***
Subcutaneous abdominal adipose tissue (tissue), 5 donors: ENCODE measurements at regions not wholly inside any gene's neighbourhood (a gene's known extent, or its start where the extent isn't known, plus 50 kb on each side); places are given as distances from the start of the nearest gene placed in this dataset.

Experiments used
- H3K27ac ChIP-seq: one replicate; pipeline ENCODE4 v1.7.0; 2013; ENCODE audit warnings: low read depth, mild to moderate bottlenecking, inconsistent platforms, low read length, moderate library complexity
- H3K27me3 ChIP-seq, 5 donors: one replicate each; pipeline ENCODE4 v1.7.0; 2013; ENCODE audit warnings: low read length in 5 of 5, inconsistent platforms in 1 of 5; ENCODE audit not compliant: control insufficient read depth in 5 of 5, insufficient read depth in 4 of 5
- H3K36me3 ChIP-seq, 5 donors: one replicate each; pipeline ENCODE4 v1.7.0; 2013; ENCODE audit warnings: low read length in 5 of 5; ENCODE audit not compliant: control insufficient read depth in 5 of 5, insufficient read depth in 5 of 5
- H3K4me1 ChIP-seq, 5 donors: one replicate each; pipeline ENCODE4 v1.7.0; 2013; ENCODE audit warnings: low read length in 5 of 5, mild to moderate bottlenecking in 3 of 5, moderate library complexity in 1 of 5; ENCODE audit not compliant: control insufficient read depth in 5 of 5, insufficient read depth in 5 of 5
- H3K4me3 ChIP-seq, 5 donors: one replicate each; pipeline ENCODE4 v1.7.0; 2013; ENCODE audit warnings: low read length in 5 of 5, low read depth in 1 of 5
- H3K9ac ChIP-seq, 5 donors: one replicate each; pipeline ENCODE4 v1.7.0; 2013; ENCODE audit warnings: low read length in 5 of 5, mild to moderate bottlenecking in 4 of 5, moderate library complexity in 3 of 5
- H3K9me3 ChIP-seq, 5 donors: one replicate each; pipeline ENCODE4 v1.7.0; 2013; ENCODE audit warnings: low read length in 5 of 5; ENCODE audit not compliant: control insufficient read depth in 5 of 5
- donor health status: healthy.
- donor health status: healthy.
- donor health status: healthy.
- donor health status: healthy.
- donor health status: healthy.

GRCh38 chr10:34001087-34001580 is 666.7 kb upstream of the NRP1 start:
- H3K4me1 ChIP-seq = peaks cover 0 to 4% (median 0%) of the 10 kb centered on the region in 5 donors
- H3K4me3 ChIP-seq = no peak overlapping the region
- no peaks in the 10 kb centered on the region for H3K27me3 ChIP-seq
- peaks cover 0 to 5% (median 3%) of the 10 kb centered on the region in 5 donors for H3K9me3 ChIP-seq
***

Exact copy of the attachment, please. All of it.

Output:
Subcutaneous abdominal adipose tissue (tissue), 5 donors: ENCODE measurements at regions not wholly inside any gene's neighbourhood (a gene's known extent, or its start where the extent isn't known, plus 50 kb on each side); places are given as distances from the start of the nearest gene placed in this dataset.

Experiments used
- H3K27ac ChIP-seq: one replicate; pipeline ENCODE4 v1.7.0; 2013; ENCODE audit warnings: low read depth, mild to moderate bottlenecking, inconsistent platforms, low read length, moderate library complexity
- H3K27me3 ChIP-seq, 5 donors: one replicate each; pipeline ENCODE4 v1.7.0; 2013; ENCODE audit warnings: low read length in 5 of 5, inconsistent platforms in 1 of 5; ENCODE audit not compliant: control insufficient read depth in 5 of 5, insufficient read depth in 4 of 5
- H3K36me3 ChIP-seq, 5 donors: one replicate each; pipeline ENCODE4 v1.7.0; 2013; ENCODE audit warnings: low read length in 5 of 5; ENCODE audit not compliant: control insufficient read depth in 5 of 5, insufficient read depth in 5 of 5
- H3K4me1 ChIP-seq, 5 donors: one replicate each; pipeline ENCODE4 v1.7.0; 2013; ENCODE audit warnings: low read length in 5 of 5, mild to moderate bottlenecking in 3 of 5, moderate library complexity in 1 of 5; ENCODE audit not compliant: control insufficient read depth in 5 of 5, insufficient read depth in 5 of 5
- H3K4me3 ChIP-seq, 5 donors: one replicate each; pipeline ENCODE4 v1.7.0; 2013; ENCODE audit warnings: low read length in 5 of 5, low read depth in 1 of 5
- H3K9ac ChIP-seq, 5 donors: one replicate each; pipeline ENCODE4 v1.7.0; 2013; ENCODE audit warnings: low read length in 5 of 5, mild to moderate bottlenecking in 4 of 5, moderate library complexity in 3 of 5
- H3K9me3 ChIP-seq, 5 donors: one replicate each; pipeline ENCODE4 v1.7.0; 2013; ENCODE audit warnings: low read length in 5 of 5; ENCODE audit not compliant: control insufficient read depth in 5 of 5
- donor health status: healthy.
- donor health status: healthy.
- donor health status: healthy.
- donor health status: healthy.
- donor health status: healthy.

GRCh38 chr10:34001087-34001580 is 666.7 kb upstream of the NRP1 start:
- H3K4me1 ChIP-seq = peaks cover 0 to 4% (median 0%) of the 10 kb centered on the region in 5 donors
- H3K4me3 ChIP-seq = no peak overlapping the region
- no peaks in the 10 kb centered on the region for H3K27me3 ChIP-seq
- peaks cover 0 to 5% (median 3%) of the 10 kb centered on the region in 5 donors for H3K9me3 ChIP-seq